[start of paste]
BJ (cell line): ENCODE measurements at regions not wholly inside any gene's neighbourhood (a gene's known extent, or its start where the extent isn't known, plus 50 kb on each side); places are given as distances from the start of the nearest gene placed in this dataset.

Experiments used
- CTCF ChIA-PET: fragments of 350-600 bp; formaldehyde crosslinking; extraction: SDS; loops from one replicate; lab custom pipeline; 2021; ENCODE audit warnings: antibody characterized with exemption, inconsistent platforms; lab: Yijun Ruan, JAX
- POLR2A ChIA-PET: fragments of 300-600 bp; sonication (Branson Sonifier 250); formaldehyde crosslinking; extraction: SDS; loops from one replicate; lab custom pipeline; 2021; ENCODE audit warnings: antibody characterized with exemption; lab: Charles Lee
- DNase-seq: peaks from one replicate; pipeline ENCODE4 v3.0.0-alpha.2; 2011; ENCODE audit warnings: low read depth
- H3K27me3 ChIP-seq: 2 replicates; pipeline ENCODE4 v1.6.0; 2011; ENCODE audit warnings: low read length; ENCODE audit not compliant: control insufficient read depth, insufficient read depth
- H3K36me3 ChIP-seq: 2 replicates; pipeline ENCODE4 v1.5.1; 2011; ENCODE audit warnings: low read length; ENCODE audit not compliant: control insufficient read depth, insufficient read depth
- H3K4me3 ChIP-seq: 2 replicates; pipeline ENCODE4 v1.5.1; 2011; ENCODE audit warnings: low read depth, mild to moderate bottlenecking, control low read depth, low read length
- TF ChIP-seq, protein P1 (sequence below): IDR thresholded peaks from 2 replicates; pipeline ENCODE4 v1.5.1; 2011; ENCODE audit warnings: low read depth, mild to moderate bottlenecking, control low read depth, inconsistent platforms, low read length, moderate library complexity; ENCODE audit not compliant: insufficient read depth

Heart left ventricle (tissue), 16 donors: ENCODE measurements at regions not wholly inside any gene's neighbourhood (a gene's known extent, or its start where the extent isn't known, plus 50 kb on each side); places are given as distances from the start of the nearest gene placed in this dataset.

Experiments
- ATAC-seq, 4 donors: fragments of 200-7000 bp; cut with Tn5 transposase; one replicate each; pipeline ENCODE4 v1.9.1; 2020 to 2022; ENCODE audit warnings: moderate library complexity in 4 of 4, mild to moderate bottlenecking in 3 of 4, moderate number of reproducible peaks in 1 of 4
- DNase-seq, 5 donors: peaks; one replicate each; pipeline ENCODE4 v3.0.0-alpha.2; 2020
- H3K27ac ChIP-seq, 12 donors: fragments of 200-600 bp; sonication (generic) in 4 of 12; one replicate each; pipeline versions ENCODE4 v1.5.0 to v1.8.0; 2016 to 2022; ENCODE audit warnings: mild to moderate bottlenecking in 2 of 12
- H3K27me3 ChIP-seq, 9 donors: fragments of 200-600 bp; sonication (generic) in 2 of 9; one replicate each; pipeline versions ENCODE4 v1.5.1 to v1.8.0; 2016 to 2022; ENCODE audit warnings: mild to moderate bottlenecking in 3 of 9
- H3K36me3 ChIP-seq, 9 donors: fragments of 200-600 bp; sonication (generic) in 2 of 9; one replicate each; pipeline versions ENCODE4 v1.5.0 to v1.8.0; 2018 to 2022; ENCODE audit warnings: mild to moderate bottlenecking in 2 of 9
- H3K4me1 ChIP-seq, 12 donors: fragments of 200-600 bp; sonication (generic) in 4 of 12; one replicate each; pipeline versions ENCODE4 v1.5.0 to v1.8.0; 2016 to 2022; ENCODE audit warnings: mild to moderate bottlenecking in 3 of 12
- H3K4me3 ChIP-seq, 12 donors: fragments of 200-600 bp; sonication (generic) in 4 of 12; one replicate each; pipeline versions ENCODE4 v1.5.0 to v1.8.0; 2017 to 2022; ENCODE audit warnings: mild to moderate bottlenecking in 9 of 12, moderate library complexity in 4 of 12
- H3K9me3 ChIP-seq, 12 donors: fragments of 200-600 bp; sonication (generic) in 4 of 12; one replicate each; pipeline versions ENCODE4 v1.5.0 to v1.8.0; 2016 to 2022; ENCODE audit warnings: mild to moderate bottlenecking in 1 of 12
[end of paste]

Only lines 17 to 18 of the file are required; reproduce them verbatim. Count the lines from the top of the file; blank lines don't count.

- H3K4me1 ChIP-seq, 12 donors: fragments of 200-600 bp; sonication (generic) in 4 of 12; one replicate each; pipeline versions ENCODE4 v1.5.0 to v1.8.0; 2016 to 2022; ENCODE audit warnings: mild to moderate bottlenecking in 3 of 12
- H3K4me3 ChIP-seq, 12 donors: fragments of 200-600 bp; sonication (generic) in 4 of 12; one replicate each; pipeline versions ENCODE4 v1.5.0 to v1.8.0; 2017 to 2022; ENCODE audit warnings: mild to moderate bottlenecking in 9 of 12, moderate library complexity in 4 of 12